Like any production, we start with Act I.
I’ve thought about Moses a lot in the last year—bent and grey, hunched over some cut of stretched goat skin or the last bit of papyrus he’d been carrying around since the day he headed out from Egypt.Read More ›
It was all right, I knew, and so I drew lots of pictures of it. Grandma wasn’t sick anymore; Grandma was with Jesus, somewhere in the sweet by and by. I was going to wear a navy velvet dress and black leather shoes and sing “Amazing Grace” with my brother at her funeral. I was only five years old, but I was a pious little child and firmly believed someday I would go see Jesus and her together. The three of us would be very happy, and that was a moment worth drawing pictures of, so I drew lots of pictures of it. Of course it was all right. I drew pictures of it.Read More ›
When I was in high school, I carved out a piece of my humanities education to study stained glass windows, old cathedrals of European kingdoms, and the men who made them fine—medieval artists smelling strong of a long day’s labor, Middle Age wet mortar, and musty, dark communion wine. These men made beauty meant to age, with secret dyes that centuries of chemists in white lab coats have not yet learned to redesign that grow bolder and brighter year after year of sun and dust and time—years longer than any artist can survive. The moment those windows were made was the moment they were most decayed, and that is all the artist ever saw, and every generation watched the colors slowly come alive.Read More ›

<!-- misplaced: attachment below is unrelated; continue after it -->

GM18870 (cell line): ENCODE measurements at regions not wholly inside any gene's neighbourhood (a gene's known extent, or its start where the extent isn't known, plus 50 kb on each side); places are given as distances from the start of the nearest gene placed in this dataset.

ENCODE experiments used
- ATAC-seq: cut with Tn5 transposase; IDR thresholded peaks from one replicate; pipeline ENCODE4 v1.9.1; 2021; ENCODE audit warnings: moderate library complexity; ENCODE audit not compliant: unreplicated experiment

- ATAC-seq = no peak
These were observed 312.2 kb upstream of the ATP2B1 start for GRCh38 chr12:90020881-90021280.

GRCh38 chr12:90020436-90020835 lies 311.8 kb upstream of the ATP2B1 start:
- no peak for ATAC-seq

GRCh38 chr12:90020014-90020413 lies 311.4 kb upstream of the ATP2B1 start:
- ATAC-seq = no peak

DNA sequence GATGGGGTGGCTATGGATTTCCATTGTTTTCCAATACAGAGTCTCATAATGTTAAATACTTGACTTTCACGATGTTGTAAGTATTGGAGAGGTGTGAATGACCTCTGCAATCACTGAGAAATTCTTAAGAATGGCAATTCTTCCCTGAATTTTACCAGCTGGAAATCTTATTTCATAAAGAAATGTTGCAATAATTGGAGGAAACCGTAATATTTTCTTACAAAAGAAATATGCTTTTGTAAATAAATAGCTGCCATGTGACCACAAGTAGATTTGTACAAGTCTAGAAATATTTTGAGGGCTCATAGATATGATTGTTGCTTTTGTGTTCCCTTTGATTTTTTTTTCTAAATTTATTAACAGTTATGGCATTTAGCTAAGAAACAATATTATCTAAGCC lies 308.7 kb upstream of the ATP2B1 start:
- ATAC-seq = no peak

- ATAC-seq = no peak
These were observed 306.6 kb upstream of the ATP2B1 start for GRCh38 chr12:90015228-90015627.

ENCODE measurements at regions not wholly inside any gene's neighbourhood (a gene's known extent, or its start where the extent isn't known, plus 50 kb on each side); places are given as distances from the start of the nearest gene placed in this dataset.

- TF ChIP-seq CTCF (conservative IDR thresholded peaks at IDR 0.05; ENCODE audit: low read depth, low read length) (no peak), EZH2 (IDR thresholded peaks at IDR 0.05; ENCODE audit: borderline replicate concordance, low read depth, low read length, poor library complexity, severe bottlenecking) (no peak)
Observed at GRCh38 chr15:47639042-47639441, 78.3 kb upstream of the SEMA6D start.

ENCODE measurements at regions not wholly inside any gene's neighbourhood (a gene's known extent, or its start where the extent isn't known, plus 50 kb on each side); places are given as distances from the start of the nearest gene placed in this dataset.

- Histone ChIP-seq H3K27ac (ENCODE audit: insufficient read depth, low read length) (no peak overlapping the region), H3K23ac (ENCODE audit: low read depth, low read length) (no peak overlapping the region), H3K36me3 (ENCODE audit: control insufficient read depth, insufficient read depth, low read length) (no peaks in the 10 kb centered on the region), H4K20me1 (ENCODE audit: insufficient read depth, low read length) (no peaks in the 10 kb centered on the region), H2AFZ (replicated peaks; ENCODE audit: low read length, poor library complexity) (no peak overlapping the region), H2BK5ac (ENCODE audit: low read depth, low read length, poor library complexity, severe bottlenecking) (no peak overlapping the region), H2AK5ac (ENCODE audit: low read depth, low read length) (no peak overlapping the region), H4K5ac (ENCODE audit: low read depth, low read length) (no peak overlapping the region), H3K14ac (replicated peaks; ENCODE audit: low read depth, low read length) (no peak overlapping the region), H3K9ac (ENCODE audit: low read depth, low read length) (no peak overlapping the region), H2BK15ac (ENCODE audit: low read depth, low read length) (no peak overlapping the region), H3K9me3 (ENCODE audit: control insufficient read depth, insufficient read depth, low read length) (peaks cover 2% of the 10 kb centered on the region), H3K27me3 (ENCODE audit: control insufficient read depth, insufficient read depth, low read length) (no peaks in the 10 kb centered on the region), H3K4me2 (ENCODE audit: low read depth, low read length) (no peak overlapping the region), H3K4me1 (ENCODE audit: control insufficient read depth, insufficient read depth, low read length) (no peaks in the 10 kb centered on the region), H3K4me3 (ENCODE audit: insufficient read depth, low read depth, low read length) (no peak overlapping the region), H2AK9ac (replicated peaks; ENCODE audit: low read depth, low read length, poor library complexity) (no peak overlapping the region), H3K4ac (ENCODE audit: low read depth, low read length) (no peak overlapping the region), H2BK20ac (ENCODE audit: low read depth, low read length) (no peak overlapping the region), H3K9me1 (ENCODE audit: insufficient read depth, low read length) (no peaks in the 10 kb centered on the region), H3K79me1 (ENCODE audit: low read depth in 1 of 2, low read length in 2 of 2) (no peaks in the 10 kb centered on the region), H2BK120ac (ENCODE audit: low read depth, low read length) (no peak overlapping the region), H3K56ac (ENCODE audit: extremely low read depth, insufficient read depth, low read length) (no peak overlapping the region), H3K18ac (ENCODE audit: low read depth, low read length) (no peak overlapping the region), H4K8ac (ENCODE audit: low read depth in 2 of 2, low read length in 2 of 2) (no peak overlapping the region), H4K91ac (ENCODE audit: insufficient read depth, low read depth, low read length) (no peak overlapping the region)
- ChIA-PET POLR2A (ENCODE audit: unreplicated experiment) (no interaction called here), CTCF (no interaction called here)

There’s nothing like viewing the world through the lens of another language to show you how limited your own can be. We can’t ever fully merge two lexical frameworks into one, and our translations often fall short of the original concept. Some vocabularies don’t concisely reach into others.Read More ›
If a tree falls in a forest and no one is around to hear it, does it make a sound?Read More ›